Semiconductor devices such as a dynamic and nonvolatile random access memory ("DRAM") have decreased in size and increased in capacity dramatically over the last 20 years. As the capacity of memory cells has increased and the size has decreased, the design of the cells has become increasingly complex in order to preserve sufficient electrical capacitance to hold the electrical charge representing the stored data.
In the past silicone dioxide has been used as the dielectric in the capacitors of DRAM cells. However, silicone dioxide has a relatively low dielectric constant of about four. There has recently been experimentation with the use of other dielectric materials in order to increase the electrical capacitance in very small and complex cells. Some of this work has focused on the use of ferroelectric materials such as a solid solution of PZT as the dielectric in the capacitor. The relaxation properties of the PZT ferroelectric material produce an increase in the capacitance that is beyond what the dielectric constant would indicate. An example of such an approach is described in U.S. Pat. No. 5,109,357 by Eaton.
According to the phase diagram of PZT (E. Sawaguchi, J. Phys. Soc. Jpn. 8, 615 (1953)), the boundary between the ferroelectric and antiferroelectric phase is approximately 6 mole % of Ti. Any composition of PZT with Ti content higher than 6% is in the ferroelectric region. A commonly used PZT composition contains about 53 mole % Zr and 47 mole % Ti (53/47), which is located at the morphotropic phase boundary. Preliminary study has shown that ferroelectric films of composition close to MPB composition (from Zr/Ti ratio of 40/60 to 65/35) possess very good ferroelectric properties required for fast and reliable memory switching.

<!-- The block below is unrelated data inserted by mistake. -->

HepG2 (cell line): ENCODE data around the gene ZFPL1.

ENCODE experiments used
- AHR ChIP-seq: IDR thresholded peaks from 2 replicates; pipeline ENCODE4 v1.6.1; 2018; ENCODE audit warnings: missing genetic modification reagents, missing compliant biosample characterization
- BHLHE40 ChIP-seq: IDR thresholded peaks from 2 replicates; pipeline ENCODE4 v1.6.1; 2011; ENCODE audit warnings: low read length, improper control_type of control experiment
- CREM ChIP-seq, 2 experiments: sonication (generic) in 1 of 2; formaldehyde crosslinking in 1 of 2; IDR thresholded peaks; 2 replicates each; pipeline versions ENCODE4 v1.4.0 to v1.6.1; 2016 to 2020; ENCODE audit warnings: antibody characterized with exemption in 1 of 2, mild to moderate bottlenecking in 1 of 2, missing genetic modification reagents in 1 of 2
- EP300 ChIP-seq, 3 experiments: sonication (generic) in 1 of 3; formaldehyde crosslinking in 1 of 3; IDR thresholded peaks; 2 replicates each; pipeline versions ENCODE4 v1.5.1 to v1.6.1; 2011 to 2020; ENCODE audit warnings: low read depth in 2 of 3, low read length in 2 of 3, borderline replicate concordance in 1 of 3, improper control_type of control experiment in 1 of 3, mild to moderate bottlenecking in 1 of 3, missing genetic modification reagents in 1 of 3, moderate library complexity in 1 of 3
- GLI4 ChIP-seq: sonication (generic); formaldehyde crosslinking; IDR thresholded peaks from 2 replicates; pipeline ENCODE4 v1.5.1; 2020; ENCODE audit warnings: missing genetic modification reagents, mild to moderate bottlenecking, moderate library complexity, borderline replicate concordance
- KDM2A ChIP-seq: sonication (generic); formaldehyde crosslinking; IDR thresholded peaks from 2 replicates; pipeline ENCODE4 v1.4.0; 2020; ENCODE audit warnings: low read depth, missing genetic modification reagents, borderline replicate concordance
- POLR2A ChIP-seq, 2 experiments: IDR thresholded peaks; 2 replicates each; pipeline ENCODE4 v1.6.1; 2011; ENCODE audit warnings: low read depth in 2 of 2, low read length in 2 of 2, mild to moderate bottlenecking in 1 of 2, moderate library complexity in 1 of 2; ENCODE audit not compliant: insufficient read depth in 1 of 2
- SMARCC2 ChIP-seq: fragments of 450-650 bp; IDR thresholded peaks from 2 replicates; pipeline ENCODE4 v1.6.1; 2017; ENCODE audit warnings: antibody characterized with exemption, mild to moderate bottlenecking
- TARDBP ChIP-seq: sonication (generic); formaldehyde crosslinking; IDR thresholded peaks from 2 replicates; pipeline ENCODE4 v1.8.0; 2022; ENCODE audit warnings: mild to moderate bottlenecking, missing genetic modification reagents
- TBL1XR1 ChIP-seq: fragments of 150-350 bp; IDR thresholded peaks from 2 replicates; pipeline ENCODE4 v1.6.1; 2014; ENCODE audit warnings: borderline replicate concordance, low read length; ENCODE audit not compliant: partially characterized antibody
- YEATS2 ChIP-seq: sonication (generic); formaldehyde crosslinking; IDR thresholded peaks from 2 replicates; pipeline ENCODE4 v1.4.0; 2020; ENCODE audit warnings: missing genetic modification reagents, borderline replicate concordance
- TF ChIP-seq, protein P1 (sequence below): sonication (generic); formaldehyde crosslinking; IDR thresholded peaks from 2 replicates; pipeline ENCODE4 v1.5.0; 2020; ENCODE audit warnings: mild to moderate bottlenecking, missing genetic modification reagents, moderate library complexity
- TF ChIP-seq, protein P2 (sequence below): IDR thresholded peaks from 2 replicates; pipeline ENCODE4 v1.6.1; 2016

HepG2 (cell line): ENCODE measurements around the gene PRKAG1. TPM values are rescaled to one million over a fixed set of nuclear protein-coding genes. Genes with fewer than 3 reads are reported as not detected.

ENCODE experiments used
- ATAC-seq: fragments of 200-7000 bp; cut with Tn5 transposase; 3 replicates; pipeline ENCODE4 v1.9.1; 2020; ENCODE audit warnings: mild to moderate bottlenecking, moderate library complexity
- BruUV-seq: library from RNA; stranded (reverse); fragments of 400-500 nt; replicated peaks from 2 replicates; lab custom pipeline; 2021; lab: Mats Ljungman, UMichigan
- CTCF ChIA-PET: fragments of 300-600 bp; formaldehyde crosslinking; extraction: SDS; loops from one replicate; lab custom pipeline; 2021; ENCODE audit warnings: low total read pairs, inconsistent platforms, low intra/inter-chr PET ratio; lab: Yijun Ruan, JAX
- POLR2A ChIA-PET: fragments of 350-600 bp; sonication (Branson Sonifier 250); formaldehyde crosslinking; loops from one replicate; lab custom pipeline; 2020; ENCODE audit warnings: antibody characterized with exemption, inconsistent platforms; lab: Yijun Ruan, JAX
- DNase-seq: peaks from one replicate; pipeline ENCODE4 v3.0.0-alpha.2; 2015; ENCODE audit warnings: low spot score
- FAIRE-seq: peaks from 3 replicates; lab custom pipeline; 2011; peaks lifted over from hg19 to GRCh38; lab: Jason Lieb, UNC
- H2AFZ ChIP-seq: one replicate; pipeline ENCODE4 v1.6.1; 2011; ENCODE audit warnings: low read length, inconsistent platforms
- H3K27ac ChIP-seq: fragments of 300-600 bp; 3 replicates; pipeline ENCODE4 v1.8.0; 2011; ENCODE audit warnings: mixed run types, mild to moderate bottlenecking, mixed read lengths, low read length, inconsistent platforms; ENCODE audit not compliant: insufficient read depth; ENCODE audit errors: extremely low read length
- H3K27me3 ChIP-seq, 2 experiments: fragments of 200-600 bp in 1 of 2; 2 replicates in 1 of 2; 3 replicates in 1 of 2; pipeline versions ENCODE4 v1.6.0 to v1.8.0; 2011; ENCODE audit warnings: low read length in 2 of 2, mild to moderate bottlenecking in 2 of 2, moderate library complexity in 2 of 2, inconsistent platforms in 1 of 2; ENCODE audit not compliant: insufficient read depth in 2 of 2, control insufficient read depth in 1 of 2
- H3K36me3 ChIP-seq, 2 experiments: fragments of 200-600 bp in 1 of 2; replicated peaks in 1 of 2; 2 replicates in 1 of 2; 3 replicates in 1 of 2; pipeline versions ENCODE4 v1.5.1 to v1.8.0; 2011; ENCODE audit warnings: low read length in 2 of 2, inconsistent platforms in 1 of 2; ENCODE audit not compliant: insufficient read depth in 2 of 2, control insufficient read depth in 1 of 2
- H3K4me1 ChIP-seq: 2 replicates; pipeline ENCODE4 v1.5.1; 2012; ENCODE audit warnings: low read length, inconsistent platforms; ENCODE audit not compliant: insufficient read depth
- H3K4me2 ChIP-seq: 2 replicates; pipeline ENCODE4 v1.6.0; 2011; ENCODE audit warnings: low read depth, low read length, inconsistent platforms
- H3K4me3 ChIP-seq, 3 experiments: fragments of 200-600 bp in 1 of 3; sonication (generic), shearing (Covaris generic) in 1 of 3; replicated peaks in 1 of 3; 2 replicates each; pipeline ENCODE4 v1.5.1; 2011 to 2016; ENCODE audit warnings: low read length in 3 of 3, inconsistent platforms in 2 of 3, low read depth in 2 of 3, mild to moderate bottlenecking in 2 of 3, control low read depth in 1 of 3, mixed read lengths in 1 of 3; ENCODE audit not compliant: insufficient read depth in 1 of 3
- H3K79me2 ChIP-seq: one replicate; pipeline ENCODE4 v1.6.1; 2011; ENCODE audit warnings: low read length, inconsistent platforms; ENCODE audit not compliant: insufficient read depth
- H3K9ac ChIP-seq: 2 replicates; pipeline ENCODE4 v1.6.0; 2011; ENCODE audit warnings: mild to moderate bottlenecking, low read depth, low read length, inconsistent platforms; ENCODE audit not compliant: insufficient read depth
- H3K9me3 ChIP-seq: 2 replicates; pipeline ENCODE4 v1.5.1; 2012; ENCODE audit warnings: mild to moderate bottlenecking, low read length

One of the obstacles to integrating PZT films into the existing semiconductor processes is the high temperature post-deposition annealing needed to form the desirable perovskite phase. This annealing is required because most of the as-deposited films are amorphous, and they form an intermediate nonferroelectric pyrochlore phase before the formation of the perovskite phase. The transformation temperatures for initial perovskite formation (Ti per) and complete perovskite formation (Tc per) of the PZT films are functions of the compositions and the type of substrate used for deposition. Typical annealing temperatures for 53/47 films vary from 650° C. to 750° C. At these annealing temperatures, interdiffusion among the PZT films, the contact electrodes, and the underlying metallization becomes a concern; furthermore, thermal stress developed during the high temperature annealing may affect the long-term reliability of the device. Therefore, there is a need for a novel process of thin film deposition which requires a lower perovskite transformation temperature.